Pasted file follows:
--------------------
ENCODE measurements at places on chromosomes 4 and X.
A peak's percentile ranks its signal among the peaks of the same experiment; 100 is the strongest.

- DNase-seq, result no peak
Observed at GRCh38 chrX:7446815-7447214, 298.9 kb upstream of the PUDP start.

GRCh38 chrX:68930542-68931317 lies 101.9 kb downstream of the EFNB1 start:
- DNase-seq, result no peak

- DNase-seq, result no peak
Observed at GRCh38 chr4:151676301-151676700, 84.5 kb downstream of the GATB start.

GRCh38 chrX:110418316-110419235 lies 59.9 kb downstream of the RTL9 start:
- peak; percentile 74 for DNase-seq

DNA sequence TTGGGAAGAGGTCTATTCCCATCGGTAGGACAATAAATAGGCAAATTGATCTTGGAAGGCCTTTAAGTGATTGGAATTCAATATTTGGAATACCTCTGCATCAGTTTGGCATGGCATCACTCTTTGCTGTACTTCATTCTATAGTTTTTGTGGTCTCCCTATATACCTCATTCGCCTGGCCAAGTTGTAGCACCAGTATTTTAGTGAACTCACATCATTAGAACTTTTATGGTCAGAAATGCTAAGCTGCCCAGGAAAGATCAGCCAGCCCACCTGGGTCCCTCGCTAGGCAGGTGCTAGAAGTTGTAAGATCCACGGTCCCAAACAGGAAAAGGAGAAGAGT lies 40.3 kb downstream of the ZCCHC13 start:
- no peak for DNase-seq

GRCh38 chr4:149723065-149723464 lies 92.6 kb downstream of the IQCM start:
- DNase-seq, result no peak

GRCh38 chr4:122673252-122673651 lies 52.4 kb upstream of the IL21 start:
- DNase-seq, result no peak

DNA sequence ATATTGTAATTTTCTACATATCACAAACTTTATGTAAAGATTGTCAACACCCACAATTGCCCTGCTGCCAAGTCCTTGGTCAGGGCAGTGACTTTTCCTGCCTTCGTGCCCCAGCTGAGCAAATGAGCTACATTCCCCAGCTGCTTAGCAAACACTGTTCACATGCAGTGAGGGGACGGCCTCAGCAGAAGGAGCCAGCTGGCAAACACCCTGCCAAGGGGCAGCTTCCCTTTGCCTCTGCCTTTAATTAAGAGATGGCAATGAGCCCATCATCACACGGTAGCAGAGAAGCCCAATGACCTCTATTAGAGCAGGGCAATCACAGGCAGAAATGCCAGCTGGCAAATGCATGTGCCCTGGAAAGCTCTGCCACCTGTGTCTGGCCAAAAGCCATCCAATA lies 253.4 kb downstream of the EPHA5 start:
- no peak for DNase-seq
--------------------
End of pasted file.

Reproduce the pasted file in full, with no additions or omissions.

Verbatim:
ENCODE measurements at places on chromosomes 4 and X.
A peak's percentile ranks its signal among the peaks of the same experiment; 100 is the strongest.

- DNase-seq, result no peak
Observed at GRCh38 chrX:7446815-7447214, 298.9 kb upstream of the PUDP start.

GRCh38 chrX:68930542-68931317 lies 101.9 kb downstream of the EFNB1 start:
- DNase-seq, result no peak

- DNase-seq, result no peak
Observed at GRCh38 chr4:151676301-151676700, 84.5 kb downstream of the GATB start.

GRCh38 chrX:110418316-110419235 lies 59.9 kb downstream of the RTL9 start:
- peak; percentile 74 for DNase-seq

DNA sequence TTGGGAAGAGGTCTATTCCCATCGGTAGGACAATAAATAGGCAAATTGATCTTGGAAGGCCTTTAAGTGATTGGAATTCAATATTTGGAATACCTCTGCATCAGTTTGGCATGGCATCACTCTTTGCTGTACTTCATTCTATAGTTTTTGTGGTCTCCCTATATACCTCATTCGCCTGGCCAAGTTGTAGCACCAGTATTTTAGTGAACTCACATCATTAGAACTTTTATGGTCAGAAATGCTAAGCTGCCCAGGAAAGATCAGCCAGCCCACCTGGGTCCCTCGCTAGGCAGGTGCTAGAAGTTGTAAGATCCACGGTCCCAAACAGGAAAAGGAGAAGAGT lies 40.3 kb downstream of the ZCCHC13 start:
- no peak for DNase-seq

GRCh38 chr4:149723065-149723464 lies 92.6 kb downstream of the IQCM start:
- DNase-seq, result no peak

GRCh38 chr4:122673252-122673651 lies 52.4 kb upstream of the IL21 start:
- DNase-seq, result no peak

DNA sequence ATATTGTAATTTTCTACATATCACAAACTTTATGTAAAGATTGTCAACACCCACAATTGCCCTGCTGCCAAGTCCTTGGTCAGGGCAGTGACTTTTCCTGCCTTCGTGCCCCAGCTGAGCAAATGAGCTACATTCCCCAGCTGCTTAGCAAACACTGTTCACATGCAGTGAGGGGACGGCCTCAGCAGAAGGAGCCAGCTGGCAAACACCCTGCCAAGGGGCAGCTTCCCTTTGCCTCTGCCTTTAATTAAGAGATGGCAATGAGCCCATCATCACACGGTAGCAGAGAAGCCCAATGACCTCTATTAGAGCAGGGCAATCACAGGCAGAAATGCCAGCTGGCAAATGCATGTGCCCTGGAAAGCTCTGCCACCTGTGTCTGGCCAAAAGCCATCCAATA lies 253.4 kb downstream of the EPHA5 start:
- no peak for DNase-seq